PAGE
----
Politicians like to think of themselves as being influential, movers and shakers, at least in their own minds. They like to be out front, with a pasted-on smile, with an automatic handshake, with a photographed kiss for a baby.
But politicians come and go. Many are there that can’t be gone fast enough for the public’s good.
In the state of West Virginia, like most places, owners of the largest businesses, college presidents, and the richest of the citizenry are also among the most well-known and have some considerable influence at times.
The flagship college in this state— West Virginia University—can usually supply two of the more influential people in the men’s basketball coach and the football coach.
Sports—especially things concerning WVU, the high schools, and Marshall—are well-watched in this state. Many athletes or coaches could be placed on a Top 30 list of “Most Influential or Well-Known” West Virginians at any given time in the last 100 years of our history.
Politicians almost scream for attention. Magnates from the business world want the same spotlight shone on their enterprises .
Those with immense influence on the lives of others that don’t want the notoriety, don’t need the applause, don’t crave the attention are very few in number.
As famous as anybody now living from the state is basketball great Jerry West.
Jerry West is as revered as any athlete ever to be born and be raised in West Virginia. Yet, he never sought the storms of praise, the mountain-high fame, or the even the thinnest beam of limelight.
But all the expression of emotion sent his way by the state has never been stanched.
When West played for now-gone East Bank High School in Kanawha County, the politicians that were proclaimed the school’s name be changed to West Bank High School for a day.
While at WVU, West and his teammates drew attention to Morgantown like spring picnics draw pesky gnats or other critters.
The Mountaineers won three consecutive Southern Conference championships in West’s three years of eligibility. West Virginia went to the NCAA tournament in every year West was a player with Coach Fred Schaus. In West’s junior year, the Mountaineers reached the national championship game.
And that championship game loss to California in 1959 is the one college game West remembers most — not remembers “best”, but remembers most.
West Virginia lost. Do politicians dwell most on their lost elections? Do business moguls dwell most on one underperforming quarter? Do college presidents chide themselves for long over one fewer Rhodes Scholar from the student population or one fewer grant from Exxon or Minnesota Mining and Manufacturing?
Jerry West will tell you the one game that overrides everything he and his teammates accomplished was the loss to California by a single point.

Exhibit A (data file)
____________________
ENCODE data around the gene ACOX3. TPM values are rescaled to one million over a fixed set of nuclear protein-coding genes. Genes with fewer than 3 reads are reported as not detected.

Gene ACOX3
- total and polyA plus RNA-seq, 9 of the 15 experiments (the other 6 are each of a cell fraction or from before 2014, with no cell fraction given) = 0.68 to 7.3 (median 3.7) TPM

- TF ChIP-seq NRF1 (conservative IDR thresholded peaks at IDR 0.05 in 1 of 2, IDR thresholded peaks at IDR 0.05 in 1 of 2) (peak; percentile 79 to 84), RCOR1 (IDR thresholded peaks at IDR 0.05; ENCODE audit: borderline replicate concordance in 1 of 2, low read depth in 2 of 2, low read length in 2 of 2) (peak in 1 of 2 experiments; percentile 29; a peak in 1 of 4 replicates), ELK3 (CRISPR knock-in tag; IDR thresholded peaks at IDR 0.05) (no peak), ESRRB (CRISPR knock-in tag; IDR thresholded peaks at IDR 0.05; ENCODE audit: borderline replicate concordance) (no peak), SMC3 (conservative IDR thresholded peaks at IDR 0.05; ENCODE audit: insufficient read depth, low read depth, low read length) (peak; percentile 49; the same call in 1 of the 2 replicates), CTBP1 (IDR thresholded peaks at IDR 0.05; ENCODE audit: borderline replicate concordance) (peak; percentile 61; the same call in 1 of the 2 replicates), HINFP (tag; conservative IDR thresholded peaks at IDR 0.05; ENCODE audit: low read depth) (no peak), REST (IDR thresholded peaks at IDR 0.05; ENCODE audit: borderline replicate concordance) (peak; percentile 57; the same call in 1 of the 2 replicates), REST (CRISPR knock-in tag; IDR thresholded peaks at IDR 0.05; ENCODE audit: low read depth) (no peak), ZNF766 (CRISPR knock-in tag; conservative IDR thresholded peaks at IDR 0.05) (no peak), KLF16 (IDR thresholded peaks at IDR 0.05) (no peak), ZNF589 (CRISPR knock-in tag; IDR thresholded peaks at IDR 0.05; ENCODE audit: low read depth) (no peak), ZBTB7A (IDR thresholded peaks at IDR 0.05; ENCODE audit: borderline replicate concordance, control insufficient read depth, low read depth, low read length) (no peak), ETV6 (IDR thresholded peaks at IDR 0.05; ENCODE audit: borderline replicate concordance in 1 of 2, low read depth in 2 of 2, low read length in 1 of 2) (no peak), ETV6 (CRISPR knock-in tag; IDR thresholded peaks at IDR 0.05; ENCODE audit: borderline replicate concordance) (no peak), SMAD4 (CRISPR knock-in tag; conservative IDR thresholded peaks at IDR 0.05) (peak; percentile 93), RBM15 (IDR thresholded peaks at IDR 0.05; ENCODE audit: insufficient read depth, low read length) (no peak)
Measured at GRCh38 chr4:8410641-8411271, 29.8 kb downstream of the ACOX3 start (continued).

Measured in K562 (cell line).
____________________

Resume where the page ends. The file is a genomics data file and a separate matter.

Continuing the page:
He will tell you that the love, kindness, and complete interest shown him (and a few other teammates) by Ann Dinardi, the owner of the rooming house he lived in while at WVU, touched and influenced him most of all while he was in Morgantown.
While a 14-year member of the NBA’s Los Angeles Lakers, West played on one playoff championship team. The Lakers lost six times to the Boston Celtics in the league finals.
The losses to the Celtics, West will say, can’t be forgotten. Those games are there just as clearly as is the loss to California.
West averaged over 30 points a game in his long NBA playoff history, and still the losses in the championship finals are the most indelible marks or memories.
In 1960, West was a co-captain of the United States Olympic basketball team that swept through its games with mostly 30- and 40-point wins.
After his NBA playing career was over, West coached the Lakers for three seasons and then was the architect of league championship teams that featured Magic Johnson, Kareem Abdul Jabbar, Shaquille O’Neal and Kobe Bryant and coaches Pat Riley and Phil Jackson.
Now at age 73, West has left a short retirement to be an adviser to the Golden State Warriors of the NBA.
With all his accomplishments that form his background, West still values most his friendships and personal relationships, some of which have lasted for more than 50 years, more than what ever happened in college or professional basketball.
Recently, when it was revealed that West would be visiting the Eastern Panhandle to sign copies of his autobiography “West by West: My Charmed, Tormented Life” the limited number of tickets for the event in Martinsburg sold out in a day.
No doubt there will be politicians there for the April 28 book signing. No doubt there will be business owners, members of various clubs and civic organizations. An no doubt, though Jerry West will be the focal point of the event, he will not be seeking the spotlight . . . and will be as unassuming and soft-spoken as always.